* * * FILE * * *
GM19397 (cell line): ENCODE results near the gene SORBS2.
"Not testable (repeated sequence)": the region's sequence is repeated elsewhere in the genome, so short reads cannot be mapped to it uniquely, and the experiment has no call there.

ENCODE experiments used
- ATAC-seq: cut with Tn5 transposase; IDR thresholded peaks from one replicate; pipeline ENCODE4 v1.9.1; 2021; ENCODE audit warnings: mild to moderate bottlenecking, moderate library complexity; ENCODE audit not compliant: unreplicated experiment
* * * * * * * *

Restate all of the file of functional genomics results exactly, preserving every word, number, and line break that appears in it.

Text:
GM19397 (cell line): ENCODE results near the gene SORBS2.
"Not testable (repeated sequence)": the region's sequence is repeated elsewhere in the genome, so short reads cannot be mapped to it uniquely, and the experiment has no call there.

ENCODE experiments used
- ATAC-seq: cut with Tn5 transposase; IDR thresholded peaks from one replicate; pipeline ENCODE4 v1.9.1; 2021; ENCODE audit warnings: mild to moderate bottlenecking, moderate library complexity; ENCODE audit not compliant: unreplicated experiment